Whilst a lot of discussion has been in made in recent times regarding the impact of the proposed seniority payments a much more significant and far-reaching area of tax reform is expected to be ushered into effect with the anticipated promulgation into law this month of the 2019 Law on Financial Management (2019LFM).
Compared to its predecessors in 2016, 2017 and 2018 the 2019LFM does not contain a large number of tax updates however the few amendments it has made to Articles 5 and 7 of the Law on Taxation (LOT) lay the foundation to what we expect to be the next significant piece of tax reform in Cambodia – a comprehensive regime of taxation for individuals residing in Cambodia.
Article 7 of the LOT provides an explanation as to what is considered to be “taxable income” which simply put is the net income, income after allowable deductions, of a legal person after taking into account all of its activities during the year. The taxable income of a legal person includes:
- Capital gains;
- Rental income,
- Royalty income,
- Income received from financial assets or investment assets including real estate.
The 2019LFM has expanded the scope of Article 7 from a legal person, which previously excluded individuals, to now include a physical person. What this means is that “taxable income” as it is defined above now also applies to individuals.
Article 5 of the LOT has also been amended to provide that for individuals, the applicable Tax on Income rates shall be calculated on the aggregate (total) taxable income which individuals receive in each calendar year.
A Sub-Decree and further regulations will be issued to provide guidelines on what deductions/allowances will be able to be claimed by individuals when determining their taxable income. Additional guidance will also be provided on how the Tax on Income for individuals will be collected.
The importance of the amendments to Article 5 and Article 7 of the LOT should not be understated. Under the current tax regime individuals in Cambodia are typically only taxed on their salaries via their Employers, under the withholding tax regime for certain transactions such as services, rental and interest, or under the Immovable Property Tax regime as landowners.
Taken at face value – in the near future individuals residing in Cambodia may be required to pay Tax on Income, at the stated progressive rates in the LOT, on taxable income that they receive such as interest, rent, financial investments and perhaps most importantly from the sale of land.
Of course there are some obvious hurdles for the tax authority to overcome to implement these changes. The first that comes to mind is how to get individuals to comply with the new regulations and to potentially voluntarily register and pay tax on their taxable income. The tax registration and compliance status of a large number of businesses, particularly SME’s, operating in Cambodia is not particular spectacular so to expect individuals to be focused on their tax compliance and registration maybe wishful thinking.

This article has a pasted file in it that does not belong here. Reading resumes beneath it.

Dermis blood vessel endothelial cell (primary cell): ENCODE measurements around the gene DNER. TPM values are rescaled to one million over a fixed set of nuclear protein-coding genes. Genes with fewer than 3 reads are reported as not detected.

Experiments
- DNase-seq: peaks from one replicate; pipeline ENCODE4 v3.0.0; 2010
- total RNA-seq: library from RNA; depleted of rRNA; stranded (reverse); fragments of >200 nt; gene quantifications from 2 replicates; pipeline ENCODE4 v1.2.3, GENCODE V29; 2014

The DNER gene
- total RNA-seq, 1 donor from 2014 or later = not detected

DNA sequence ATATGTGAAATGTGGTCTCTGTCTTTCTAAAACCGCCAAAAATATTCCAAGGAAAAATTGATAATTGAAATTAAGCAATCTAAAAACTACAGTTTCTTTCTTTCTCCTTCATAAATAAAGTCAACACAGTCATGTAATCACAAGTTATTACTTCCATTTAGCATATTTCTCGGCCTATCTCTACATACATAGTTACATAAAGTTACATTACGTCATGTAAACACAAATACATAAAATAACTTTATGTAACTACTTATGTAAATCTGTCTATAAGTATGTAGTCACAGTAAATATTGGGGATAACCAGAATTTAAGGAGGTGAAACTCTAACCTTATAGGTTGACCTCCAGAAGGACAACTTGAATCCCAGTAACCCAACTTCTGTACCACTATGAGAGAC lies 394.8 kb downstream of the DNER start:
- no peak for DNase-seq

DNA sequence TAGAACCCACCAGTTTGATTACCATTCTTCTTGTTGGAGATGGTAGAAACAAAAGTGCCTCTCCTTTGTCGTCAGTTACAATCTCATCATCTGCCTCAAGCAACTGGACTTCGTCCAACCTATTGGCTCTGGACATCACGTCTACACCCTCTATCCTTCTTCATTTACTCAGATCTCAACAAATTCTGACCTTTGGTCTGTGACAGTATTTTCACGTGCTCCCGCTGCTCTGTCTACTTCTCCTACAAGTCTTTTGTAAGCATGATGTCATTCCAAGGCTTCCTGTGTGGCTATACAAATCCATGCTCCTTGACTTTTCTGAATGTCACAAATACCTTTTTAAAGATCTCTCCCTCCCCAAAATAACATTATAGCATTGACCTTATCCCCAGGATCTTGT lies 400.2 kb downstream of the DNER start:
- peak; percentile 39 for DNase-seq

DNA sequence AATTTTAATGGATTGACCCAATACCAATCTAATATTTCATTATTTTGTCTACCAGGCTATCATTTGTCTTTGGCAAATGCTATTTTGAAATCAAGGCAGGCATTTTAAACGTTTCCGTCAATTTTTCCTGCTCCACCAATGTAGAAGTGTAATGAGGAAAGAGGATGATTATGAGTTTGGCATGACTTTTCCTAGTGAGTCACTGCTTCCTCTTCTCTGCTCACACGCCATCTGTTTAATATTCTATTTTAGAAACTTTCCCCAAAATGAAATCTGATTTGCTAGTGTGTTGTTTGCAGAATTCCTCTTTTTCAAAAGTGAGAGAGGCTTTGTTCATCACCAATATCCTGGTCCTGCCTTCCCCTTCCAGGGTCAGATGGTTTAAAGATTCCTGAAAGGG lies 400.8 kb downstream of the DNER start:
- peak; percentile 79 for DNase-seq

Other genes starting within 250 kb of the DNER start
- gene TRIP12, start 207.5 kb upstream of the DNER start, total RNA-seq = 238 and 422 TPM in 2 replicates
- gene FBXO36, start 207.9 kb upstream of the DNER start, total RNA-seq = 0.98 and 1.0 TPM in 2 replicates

It should be noted that the tax registration requirements currently provide criteria for the tax registration of a “sole proprietorship” which is defined in the LOT as “a business enterprise owned 100 percent by one physical person.” The term “business” is also defined as “meaning a person’s economic activity aimed at producing and selling goods, supplying services, lease, renting or selling property or any other activities…”
In addition Prakas 496 on Tax Registration provides that Small Taxpayers or individuals who undertake economic activities in the Kingdom of Cambodia or have annual turnover below 250 million riels (USD62,500), or turnover of any three consecutive months of the current calendar year below 60 million riels (USD15,000), shall be required to complete their information in the form determined by the tax administration.
One would think that the tax authority may look to first insert this new requirement into existing processes the most obvious being land transactions whereby the individual owner of land with a hard title is required to deal with the Land Office which currently works with the tax authorities to ensure that historical land taxes and the 4% Registration Tax on the transfer of land title are paid.
It is not too much of a stretch to see how the tax authority could further impose themselves in this process to require an individual to pay Tax on Income on deemed capital gains arising from the sale of land at the same time as the Registration Tax is paid.
It will also be interesting to see what allowances and concessions are provided to the individuals, including owners of land in Cambodia, when the additional Sub-Decree and regulations are issued in the future. Based on similar regulations in other jurisdictions we speculate that land which is occupied by the owner as primary residential property may be excluded from the scope of the tax base for individuals and there may be allowances provided up to a certain value for non-primary residential property that is sold by an individual.
Whatever the outcome maybe this is indeed a very significant development in the Cambodian tax landscape and we will update you as soon as we become aware of any further developments in this area.
The DFDL tax team has a vast and varied depth of experience concerning the tax obligations of individuals. As always, we stand ready to answer any questions that you may have on this and other tax issues of concern.
Tax services required to be undertaken by a licensed tax agent in Cambodia are provided by Mekong Tax Services Co., Ltd, a member of DFDL and licensed as a Cambodian tax agent under license number – TA201701018.
The information provided here is for information purposes only and is not intended to constitute legal advice. Legal advice should be obtained from qualified legal counsel for all specific situations.